We were told that the Seniors provide the growth end of the ATP tour. It is easy to see why. The players are on a full- time charm offensive and mix genially with the guests - even Nastase, despite the fact that he looks as hairy and sinister as ever. You roll up outside the clubhouse and the first person you see is Rosewall and the first person you hear is Rod Laver, sneezing with hayfever as he walks past the flowerbeds.
Most of these guys might be a bit broader in the beam now but they still play great tennis. No one grunts or gets lippy with the umpire. And it's amazing how quickly you recognise their faces when you'd be hard pressed to tell Sergi Bruguera from a paper bag.
Play was scheduled to start at two o'clock but as on all the other days in the event last week, it turned out to be more like when enough people had wandered across the terrace and sat down. At 2.07, one of the organisers was muttering anxiously into a mobile phone outside the dining-room. 'It's pretty slow in there. Some of them have only just started their pudding.' This was because the grub was laid on by Albert Roux and the menu was as crucial as the Order of Play. Let's not beat about the bush, the Seniors Tour here is entirely concerned with corporate entertaining. It's nearly pounds 200 a head and they don't open the gates to the general public. Wimbledon, in contrast, is positively proletarian.
This last day featured a singles final between Paul McNamee and Sandy Mayer, a sobering thought as these so- called veterans are younger than your correspondent. Before that could get under way, we were treated to a splendid eight-man shoot out consisting of tie-breaks. It was seven-man, actually; we were told that Tom Okker wasn't there because he had 'done something to himself'. But it was still good value - Taylor versus Rosewall, Laver and Frew McMillan, Fred Stolle, Mark Cox, Bob Hewitt.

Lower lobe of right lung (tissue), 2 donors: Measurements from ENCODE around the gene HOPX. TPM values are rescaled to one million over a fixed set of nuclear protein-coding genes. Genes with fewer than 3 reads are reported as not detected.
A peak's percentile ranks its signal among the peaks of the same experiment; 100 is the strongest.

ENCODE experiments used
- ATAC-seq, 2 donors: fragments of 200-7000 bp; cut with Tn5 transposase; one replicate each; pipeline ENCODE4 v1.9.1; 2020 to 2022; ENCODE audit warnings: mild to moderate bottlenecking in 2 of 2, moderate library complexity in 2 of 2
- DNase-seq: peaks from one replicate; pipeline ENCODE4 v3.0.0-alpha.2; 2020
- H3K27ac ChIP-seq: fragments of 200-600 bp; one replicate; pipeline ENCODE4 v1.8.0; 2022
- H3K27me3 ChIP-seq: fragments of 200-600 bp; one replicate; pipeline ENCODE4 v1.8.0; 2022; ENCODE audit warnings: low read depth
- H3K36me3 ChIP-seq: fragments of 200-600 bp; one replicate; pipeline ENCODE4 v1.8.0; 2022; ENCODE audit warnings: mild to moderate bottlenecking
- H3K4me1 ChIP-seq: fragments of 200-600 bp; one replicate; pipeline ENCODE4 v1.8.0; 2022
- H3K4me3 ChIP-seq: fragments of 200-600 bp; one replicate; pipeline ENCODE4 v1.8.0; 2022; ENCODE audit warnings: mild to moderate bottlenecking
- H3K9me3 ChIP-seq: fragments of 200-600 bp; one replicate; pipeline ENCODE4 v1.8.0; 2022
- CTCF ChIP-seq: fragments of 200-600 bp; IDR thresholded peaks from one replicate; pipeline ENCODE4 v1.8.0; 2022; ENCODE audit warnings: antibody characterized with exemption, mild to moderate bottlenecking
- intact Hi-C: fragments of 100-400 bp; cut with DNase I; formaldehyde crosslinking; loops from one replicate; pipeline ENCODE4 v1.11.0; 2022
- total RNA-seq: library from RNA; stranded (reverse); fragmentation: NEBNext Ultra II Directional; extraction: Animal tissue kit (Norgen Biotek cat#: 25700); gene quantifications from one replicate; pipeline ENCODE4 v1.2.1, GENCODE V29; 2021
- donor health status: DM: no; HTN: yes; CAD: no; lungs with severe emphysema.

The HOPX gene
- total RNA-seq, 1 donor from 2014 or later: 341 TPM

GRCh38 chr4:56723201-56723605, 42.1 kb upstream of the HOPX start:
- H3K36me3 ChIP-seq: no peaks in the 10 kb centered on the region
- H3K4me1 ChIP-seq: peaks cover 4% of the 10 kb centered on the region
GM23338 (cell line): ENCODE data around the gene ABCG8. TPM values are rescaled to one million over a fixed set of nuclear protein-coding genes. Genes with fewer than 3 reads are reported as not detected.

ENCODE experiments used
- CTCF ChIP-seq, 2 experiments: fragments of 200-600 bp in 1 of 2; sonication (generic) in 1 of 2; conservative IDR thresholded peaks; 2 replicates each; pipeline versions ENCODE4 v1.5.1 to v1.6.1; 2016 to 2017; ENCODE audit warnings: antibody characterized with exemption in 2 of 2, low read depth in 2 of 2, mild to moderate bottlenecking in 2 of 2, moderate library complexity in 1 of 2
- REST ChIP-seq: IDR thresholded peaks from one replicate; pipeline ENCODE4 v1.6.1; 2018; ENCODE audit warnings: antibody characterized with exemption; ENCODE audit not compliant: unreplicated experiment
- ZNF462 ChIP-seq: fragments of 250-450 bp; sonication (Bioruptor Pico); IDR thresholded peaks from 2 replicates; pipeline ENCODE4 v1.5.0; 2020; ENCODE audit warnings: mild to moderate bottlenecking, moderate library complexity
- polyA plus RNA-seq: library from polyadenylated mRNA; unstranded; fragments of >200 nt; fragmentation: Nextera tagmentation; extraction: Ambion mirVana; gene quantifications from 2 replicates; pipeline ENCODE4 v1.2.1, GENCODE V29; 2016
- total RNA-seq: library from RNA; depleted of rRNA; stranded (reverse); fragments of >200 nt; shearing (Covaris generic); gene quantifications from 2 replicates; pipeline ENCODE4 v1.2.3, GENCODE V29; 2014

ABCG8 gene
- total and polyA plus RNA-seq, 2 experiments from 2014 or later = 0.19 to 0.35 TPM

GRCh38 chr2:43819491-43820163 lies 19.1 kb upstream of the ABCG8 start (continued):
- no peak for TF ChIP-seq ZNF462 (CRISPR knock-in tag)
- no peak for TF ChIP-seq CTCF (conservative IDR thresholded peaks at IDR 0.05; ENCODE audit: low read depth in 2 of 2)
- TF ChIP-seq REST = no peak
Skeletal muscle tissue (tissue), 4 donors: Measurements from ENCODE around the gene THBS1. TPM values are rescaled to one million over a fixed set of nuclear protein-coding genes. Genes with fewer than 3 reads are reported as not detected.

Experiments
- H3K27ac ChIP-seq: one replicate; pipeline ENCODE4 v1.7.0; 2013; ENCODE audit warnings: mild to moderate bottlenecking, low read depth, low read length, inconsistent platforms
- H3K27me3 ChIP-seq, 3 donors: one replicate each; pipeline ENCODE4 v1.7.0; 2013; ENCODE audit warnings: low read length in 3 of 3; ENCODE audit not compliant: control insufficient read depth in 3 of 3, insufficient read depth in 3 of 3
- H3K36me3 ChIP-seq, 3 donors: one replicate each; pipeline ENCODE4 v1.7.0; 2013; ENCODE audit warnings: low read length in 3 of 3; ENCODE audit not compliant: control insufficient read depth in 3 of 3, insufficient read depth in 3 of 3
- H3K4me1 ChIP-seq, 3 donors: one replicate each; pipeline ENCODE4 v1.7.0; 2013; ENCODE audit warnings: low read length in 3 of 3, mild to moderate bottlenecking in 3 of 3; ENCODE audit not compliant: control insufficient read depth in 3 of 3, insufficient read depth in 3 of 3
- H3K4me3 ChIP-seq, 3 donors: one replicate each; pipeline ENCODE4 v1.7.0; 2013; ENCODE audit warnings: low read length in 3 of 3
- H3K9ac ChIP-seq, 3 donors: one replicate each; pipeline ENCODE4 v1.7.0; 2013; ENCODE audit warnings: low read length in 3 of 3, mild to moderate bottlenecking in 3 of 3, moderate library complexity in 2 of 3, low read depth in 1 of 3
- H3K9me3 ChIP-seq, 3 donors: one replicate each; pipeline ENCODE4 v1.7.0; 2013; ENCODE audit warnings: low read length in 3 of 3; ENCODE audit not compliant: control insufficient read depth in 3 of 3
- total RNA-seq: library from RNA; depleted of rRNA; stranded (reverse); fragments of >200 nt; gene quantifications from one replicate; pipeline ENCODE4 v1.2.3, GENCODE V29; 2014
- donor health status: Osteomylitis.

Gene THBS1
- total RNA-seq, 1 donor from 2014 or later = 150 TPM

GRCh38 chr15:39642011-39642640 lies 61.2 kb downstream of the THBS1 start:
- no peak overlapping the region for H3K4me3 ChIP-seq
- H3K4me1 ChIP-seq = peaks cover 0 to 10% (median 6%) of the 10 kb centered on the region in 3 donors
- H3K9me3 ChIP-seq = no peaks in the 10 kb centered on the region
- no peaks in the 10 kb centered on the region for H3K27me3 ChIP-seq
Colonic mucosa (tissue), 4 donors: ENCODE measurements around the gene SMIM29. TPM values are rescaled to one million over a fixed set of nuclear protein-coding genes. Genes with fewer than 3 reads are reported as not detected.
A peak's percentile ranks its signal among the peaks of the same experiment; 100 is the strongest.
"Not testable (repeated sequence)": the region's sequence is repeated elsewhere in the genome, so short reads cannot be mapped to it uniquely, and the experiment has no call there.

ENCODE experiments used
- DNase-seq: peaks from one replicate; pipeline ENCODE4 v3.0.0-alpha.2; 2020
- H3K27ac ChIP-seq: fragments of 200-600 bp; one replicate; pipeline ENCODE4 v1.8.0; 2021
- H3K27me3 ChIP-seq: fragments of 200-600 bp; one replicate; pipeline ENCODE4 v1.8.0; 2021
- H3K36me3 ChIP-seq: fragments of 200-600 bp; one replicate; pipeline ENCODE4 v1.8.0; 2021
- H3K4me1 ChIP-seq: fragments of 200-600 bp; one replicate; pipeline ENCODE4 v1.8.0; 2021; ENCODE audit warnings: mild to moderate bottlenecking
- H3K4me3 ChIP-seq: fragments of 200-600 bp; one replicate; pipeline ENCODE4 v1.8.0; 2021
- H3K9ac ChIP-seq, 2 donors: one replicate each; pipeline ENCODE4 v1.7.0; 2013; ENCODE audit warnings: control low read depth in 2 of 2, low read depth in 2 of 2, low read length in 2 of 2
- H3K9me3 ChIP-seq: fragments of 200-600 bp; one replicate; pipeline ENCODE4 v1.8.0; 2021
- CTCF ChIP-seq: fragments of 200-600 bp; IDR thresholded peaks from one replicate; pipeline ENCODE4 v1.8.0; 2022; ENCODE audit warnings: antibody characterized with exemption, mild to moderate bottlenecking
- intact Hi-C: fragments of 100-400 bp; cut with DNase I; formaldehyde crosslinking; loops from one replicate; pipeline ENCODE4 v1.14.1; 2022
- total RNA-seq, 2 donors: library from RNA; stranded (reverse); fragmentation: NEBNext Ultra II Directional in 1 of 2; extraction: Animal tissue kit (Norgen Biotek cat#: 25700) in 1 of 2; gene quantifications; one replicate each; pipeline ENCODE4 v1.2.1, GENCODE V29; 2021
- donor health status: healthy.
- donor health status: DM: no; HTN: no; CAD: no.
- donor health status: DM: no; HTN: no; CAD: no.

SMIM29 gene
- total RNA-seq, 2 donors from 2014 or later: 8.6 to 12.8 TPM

Laver is still ginger-haired, and still the owner of that classic range of shots that no one, but no one, has ever really rivalled since. He said he did the Seniors Tour because he enjoyed it. 'It's a little bit of a reunion with all the players and this is a perfect club to have it.' But let's be honest, Rod, you don't get all competitive out there, do you? 'Yeah. It's competitive out there. There's not so much riding on it, of course, but financially it's OK if you win. And the doubles is fun.'
Cox said it was his first week on the tour. 'It rekindles some of the old memories. And all the old nightmares and exhilarations come back. Tension, anxiety, frustration, a great feeling if you hit a good shot - all those emotional reactions which you don't focus on in your day-to-day life.' He thought the rapport between spectators and players had to be built on.
All the players looked terrifyingly fit and healthy, as well. Rosewall made you nostalgic for tennis's lost past with his dinky serve and majestic stroke-play, Hewitt is still hairy everywhere except his head, Taylor's squiggly eyebrows have not gone grey, McMillan still keeps the trade in white caps going.
Are people enjoying this? McMillan was asked. 'They seem to watch us in stunned silence. If they don't appreciate it . . .' he paused, 'they jolly well ought to.'
Laver and Stolle are 55, Hewitt is 54, Rosewall is going to be 60 this year. Old tennis players never die, they just join the ATP Seniors.Reuse content